AFRO PUFFS ARE THE ANTENNAE OF THE UNIVERSE by Zig Zag Claybourne (OBSIDIAN SKY BOOKS)
This is actually book two in a series, though I’m not sure exactly how related the two stories are. In any case, I saw this one first when it was pitched as “four women accidentally create an AI goddess, then destroy capitalism with the help of a telepathic octopus”. And that’s all I needed to know. The first book is called The Brothers Jetstream: Leviathan if you want to check that one out too.
THINGS HAVE GOTTEN WORSE SINCE WE LAST SPOKE by Eric LaRocca (WEIRDPUNK BOOKS)
Horror! My most under-read genre that I’m making a conscious effort to get more into. And I really jumped into the deep end with this one, cos I actually read it the other day and Jesus H Christ it’s nightmarish. Two young women meet in a chatroom in the early days of the internet and their relationship takes a really dark, sinister fucking turn. And I mean sinister. There were times I curled up into my cushion screaming “what the fuck is happening?!!?” More than one time actually.
TO ANOTHER ABYSS! by Zach Bartlett (SPACEBOY BOOKS)
This was included in a list of Rick Claypool’s recommendations of left wing and anti-capitalist small press SFFH books that was an absolute gem of a find. I believe Lars Breaxface was on there too. And given Erica Satifka and Zig Zag Claybourne’s presence in this post I’m beginning to spot a pattern in the kinds of small press books I’m drawn to lol. Anyway, To Another Abyss! is the story of Greg Withers, an idle rich twentysomething, who’s decided to lend a philanthropic hand to the Pioneer Valley arts scene, and his punk friend Decca is more than happy to help him redistribute his wealth. Unfortunately, the indie filmmaker they’re working with accidentally summons an Ancient Unspeakable Eldritch Horror on the first day of filming. And the creature seems to have artistic ambitions of its own! As their art gallery begins to fill with monstrous fish-people who certainly aren’t going to buy anything, Greg and Decca need to figure out how to stop an Elder God with poor taste before it costs them their lives. Or (arguably) even worse, their reputations. This sounds so freakin’ good! Plus there’s illustrations, maybe of Eldritch Horrors? One can hope.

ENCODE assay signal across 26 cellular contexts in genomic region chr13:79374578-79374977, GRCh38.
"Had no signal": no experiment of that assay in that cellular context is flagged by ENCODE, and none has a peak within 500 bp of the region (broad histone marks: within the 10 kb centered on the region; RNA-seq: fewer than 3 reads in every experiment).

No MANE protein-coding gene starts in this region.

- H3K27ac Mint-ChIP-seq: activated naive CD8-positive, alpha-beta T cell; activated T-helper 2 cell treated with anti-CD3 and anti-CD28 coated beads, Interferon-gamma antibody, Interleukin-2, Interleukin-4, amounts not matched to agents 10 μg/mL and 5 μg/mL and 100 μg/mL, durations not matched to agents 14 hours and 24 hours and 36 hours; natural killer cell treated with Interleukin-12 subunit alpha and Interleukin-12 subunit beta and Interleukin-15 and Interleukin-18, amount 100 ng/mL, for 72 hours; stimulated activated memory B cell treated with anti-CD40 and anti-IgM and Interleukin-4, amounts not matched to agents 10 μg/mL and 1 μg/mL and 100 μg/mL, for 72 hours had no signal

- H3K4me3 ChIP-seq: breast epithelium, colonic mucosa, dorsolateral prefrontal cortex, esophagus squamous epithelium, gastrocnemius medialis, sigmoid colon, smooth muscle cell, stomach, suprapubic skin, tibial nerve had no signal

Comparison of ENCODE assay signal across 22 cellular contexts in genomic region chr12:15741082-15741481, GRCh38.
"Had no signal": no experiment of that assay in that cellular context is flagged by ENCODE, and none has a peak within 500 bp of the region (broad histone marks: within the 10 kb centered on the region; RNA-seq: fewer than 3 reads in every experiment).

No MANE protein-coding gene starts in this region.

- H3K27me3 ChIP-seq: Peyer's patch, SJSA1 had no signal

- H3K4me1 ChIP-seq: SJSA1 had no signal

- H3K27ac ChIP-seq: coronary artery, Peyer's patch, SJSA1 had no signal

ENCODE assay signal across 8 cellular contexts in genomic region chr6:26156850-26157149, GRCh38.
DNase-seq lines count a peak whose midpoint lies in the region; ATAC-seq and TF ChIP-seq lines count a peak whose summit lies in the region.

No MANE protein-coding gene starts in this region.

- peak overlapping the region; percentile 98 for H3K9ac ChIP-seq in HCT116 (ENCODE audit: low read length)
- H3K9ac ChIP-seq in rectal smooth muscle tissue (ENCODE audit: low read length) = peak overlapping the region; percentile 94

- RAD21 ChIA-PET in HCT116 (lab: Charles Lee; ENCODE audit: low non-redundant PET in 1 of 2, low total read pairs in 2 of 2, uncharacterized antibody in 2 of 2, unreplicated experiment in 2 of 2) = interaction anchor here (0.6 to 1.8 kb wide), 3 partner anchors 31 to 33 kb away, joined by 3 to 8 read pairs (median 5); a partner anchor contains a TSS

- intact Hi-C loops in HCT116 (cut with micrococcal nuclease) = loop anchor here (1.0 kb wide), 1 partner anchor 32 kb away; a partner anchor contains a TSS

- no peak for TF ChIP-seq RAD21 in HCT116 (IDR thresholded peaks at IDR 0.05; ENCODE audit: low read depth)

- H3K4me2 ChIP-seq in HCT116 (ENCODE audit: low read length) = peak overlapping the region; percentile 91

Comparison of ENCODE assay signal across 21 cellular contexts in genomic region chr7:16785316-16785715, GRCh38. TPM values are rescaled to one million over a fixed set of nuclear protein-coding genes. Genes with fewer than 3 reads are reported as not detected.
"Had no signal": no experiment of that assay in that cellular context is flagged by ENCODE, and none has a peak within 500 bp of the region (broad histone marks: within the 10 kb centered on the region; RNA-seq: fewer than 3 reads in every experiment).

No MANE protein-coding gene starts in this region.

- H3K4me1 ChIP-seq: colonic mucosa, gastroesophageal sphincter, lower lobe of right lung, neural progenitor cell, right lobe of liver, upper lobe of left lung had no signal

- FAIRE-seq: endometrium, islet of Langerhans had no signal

GRIND YOUR BONES TO DUST by Nicholas Day (EXCESSION PRESS)
This was recommended to me by the omniscient Alex Pyles, who I swear knows everything there is to know about small press horror and is a lovely human being to boot. He described this book to me as a mix of Thomas Ligotti and Cormac McCarthy in its bleak weirdness. It tells of a surveyor who finds himself pursued by flesh-eating donkeys in the furthest reaches of Oregon’s desert; a mass-murderer who leaves the sanctity of his mountain home to pursue a long-lost love, his guide an otherworldly raven possessed by a 19th century American humourist; while in nearby Klamath Falls, two estranged childhood friends set off to find a missing father with the help of two aging cowboys; and finally, a prisoner in her own home sees a vision of death and knows there is no escape. I’m intrigued, and already a bit scared.
GHOSTCITYGIRL by Simon Paul Wilson (NOT A PIPE PUBLISHING)
Serial killers, starvation cults, and spicy noodles – just another day in Nihon City. This one gets it’s own special section, cos it’s a science fiction and horror. It’s been a hundred years since Tokyo was ravaged by a ghost quake and talking about the supernatural was forbidden. To escape her unhappy family life and mundane job, Kichi Honda spends her days off visiting Mister Tanaka, an old man who tells her illegal tales of haunted Japan. But when Kichi gets stranded on Level One, she meets an impossible girl who claims to have come from Tokyo. Kichi learns the truth about what really happened all those years ago…and discovers history is about to repeat itself. It kinda sounds like the story I wished Akira was, so I’m very excited to read this.
So there you have it folks, ten small press books on my radar right now. If you’ve read any of them let me know what you thought! If you’ve found something new that’s piqued your fancy go purchase them and let’s support the small and independent presses that too often fly under the radar.